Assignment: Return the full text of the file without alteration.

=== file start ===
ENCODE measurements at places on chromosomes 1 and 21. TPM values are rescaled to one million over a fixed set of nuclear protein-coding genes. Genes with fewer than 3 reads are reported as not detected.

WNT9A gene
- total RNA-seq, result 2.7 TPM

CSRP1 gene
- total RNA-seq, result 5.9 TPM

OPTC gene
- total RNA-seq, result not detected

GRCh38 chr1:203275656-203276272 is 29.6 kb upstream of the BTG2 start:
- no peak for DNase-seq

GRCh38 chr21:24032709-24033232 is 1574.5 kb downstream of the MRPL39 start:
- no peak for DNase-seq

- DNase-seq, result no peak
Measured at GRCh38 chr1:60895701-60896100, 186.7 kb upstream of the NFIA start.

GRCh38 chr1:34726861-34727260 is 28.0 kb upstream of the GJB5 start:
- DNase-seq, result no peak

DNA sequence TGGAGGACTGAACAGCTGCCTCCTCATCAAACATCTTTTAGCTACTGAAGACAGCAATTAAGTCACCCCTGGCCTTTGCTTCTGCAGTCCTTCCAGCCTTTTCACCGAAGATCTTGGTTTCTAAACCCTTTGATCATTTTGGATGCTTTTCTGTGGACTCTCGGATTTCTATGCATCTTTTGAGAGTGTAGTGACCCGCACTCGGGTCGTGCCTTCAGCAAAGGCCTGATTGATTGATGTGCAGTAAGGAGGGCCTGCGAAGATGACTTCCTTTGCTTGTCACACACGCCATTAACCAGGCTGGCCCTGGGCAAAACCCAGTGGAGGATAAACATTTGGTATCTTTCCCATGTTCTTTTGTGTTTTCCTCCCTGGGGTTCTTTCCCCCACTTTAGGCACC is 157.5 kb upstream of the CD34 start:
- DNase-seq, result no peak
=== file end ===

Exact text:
ENCODE measurements at places on chromosomes 1 and 21. TPM values are rescaled to one million over a fixed set of nuclear protein-coding genes. Genes with fewer than 3 reads are reported as not detected.

WNT9A gene
- total RNA-seq, result 2.7 TPM

CSRP1 gene
- total RNA-seq, result 5.9 TPM

OPTC gene
- total RNA-seq, result not detected

GRCh38 chr1:203275656-203276272 is 29.6 kb upstream of the BTG2 start:
- no peak for DNase-seq

GRCh38 chr21:24032709-24033232 is 1574.5 kb downstream of the MRPL39 start:
- no peak for DNase-seq

- DNase-seq, result no peak
Measured at GRCh38 chr1:60895701-60896100, 186.7 kb upstream of the NFIA start.

GRCh38 chr1:34726861-34727260 is 28.0 kb upstream of the GJB5 start:
- DNase-seq, result no peak

DNA sequence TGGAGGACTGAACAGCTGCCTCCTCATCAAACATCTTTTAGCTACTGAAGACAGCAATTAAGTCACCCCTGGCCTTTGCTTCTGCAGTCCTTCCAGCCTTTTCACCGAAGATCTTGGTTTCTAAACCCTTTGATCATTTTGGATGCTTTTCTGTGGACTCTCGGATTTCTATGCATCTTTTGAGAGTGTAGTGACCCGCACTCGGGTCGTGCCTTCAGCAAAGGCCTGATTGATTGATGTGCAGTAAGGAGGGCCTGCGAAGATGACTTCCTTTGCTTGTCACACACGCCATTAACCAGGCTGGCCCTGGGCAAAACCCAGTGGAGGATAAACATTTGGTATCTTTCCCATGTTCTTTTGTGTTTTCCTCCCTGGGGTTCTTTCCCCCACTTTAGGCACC is 157.5 kb upstream of the CD34 start:
- DNase-seq, result no peak